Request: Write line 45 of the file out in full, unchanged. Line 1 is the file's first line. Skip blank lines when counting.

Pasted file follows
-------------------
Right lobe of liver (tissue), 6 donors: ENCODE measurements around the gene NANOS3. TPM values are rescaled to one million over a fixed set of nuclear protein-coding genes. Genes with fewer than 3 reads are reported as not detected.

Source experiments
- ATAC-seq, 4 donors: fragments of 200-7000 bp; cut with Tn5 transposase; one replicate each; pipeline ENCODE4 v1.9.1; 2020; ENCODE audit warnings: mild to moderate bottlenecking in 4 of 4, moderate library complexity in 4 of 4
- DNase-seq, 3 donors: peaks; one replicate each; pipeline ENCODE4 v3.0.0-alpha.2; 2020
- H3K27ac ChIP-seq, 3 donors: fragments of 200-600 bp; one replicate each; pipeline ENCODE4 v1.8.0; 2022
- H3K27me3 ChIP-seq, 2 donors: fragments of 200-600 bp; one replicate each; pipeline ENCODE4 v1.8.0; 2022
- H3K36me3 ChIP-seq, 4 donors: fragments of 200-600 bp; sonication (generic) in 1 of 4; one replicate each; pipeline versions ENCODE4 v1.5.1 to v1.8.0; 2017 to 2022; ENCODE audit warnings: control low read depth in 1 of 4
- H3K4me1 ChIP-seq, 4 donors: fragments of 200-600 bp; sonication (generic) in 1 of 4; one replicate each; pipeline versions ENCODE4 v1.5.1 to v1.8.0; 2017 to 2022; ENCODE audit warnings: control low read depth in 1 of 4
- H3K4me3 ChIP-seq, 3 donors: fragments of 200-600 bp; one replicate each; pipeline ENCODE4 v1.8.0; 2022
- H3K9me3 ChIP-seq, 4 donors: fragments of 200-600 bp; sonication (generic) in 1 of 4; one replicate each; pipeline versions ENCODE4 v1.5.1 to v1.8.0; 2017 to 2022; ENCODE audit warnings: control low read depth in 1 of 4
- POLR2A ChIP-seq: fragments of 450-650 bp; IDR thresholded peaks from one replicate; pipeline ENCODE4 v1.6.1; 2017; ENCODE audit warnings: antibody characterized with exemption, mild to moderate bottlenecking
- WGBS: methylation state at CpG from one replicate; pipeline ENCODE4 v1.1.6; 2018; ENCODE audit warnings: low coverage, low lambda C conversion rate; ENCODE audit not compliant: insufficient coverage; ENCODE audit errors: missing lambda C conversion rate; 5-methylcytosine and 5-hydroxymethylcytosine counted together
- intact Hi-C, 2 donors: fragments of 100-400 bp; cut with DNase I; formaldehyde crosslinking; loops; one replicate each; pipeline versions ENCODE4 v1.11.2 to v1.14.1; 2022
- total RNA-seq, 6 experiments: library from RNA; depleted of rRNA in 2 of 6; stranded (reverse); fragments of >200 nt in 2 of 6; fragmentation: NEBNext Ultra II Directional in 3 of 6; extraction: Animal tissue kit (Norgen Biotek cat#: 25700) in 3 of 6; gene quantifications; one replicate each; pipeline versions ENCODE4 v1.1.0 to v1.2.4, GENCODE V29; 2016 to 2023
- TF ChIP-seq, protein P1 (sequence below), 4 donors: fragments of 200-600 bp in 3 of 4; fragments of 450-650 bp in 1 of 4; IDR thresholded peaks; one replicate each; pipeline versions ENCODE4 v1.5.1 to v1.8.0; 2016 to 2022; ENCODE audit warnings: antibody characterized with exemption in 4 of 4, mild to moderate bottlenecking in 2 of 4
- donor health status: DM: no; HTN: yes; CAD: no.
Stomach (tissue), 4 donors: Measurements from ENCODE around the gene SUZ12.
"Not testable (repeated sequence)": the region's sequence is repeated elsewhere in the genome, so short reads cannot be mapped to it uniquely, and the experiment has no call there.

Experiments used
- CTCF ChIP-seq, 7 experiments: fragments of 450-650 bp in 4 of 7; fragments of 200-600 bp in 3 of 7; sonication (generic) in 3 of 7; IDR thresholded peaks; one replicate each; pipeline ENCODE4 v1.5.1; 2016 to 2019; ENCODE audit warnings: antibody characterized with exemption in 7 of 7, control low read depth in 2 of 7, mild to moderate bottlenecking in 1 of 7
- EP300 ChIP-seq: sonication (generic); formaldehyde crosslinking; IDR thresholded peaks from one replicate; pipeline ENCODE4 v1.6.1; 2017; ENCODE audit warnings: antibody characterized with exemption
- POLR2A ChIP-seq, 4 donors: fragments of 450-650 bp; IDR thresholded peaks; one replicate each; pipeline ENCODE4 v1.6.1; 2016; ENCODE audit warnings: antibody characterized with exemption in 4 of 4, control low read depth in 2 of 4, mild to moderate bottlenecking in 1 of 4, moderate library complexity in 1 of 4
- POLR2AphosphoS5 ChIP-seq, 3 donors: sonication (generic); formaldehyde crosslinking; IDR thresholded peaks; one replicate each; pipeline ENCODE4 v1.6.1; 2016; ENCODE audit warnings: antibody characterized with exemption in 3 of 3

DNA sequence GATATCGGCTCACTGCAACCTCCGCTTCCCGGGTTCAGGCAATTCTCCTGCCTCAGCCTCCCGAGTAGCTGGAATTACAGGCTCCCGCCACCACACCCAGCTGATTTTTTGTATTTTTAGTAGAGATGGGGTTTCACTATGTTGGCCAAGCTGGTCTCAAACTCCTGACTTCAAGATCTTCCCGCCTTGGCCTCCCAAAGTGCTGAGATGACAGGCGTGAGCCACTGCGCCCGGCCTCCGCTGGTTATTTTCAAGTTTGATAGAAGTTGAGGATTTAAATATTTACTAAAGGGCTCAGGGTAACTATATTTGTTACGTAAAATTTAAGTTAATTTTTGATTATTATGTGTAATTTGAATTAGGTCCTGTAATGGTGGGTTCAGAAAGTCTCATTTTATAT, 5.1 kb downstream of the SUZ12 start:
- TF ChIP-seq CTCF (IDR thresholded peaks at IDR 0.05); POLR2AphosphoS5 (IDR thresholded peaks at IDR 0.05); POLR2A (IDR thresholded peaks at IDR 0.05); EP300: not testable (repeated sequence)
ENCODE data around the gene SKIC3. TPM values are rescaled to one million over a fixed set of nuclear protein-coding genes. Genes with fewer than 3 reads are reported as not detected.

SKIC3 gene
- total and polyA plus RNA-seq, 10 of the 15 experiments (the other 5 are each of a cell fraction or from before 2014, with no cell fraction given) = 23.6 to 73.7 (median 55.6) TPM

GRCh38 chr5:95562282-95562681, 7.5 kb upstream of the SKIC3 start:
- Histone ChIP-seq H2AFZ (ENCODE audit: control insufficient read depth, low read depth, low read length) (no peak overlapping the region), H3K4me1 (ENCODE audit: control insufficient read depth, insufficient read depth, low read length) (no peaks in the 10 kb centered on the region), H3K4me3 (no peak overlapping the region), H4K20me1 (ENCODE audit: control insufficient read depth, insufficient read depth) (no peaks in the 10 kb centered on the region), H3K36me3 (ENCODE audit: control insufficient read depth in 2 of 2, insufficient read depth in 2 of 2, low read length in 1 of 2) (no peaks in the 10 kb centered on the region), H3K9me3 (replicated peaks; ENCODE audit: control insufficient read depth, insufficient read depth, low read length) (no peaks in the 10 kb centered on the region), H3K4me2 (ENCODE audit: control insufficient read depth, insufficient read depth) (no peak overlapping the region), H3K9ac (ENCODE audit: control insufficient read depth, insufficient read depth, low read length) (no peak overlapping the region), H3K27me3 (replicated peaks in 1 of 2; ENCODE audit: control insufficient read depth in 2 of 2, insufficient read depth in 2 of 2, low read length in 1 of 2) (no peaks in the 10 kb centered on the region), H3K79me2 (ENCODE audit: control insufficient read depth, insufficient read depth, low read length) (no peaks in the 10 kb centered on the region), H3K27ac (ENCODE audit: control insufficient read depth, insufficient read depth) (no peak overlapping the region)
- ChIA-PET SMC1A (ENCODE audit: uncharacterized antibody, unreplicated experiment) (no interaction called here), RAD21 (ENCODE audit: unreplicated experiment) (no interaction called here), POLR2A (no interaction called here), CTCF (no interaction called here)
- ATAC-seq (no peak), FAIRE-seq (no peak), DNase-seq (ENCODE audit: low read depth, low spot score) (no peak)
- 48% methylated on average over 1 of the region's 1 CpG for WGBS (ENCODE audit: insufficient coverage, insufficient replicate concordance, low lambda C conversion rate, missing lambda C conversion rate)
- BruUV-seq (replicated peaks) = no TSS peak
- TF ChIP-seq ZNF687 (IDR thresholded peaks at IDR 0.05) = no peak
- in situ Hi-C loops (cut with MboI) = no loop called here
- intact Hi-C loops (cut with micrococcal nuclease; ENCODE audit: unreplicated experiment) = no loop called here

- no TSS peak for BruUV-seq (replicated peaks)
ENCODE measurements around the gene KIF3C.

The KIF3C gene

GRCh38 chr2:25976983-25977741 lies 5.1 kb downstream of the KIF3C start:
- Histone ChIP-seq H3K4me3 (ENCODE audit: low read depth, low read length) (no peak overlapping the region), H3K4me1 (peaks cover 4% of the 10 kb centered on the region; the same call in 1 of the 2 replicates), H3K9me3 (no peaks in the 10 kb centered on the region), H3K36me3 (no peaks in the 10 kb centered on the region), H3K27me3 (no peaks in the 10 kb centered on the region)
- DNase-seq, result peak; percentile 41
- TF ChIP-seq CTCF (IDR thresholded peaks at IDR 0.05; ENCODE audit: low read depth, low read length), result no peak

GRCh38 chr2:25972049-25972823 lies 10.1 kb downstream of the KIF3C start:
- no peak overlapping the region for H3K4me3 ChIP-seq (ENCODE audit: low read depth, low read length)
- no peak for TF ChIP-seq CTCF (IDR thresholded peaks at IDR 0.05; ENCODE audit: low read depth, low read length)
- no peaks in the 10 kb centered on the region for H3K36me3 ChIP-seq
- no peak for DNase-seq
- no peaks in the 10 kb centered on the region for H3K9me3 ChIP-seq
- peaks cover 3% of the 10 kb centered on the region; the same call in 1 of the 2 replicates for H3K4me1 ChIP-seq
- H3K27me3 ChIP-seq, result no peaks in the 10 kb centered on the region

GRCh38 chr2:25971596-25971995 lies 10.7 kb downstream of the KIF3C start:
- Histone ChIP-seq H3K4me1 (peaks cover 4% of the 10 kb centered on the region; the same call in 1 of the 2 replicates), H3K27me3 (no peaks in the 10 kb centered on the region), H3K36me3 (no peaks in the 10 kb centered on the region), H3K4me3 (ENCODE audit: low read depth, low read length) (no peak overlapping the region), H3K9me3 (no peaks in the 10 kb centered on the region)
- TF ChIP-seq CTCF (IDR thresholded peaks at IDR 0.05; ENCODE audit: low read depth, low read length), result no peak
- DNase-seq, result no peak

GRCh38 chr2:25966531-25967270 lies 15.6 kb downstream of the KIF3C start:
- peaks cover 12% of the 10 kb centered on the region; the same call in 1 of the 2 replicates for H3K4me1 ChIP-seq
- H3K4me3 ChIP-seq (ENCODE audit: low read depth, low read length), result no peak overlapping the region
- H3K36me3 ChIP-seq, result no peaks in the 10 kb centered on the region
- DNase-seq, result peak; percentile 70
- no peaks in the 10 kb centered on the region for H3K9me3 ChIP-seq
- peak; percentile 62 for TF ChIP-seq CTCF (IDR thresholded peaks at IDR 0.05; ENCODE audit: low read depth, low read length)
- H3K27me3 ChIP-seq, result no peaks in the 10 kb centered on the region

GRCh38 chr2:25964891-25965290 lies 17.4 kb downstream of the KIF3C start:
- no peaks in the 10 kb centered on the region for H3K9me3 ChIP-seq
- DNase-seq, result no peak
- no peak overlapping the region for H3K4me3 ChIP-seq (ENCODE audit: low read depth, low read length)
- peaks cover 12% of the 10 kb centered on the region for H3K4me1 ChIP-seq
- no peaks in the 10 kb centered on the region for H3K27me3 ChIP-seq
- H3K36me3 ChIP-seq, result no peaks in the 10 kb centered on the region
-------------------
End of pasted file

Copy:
GRCh38 chr2:25972049-25972823 lies 10.1 kb downstream of the KIF3C start: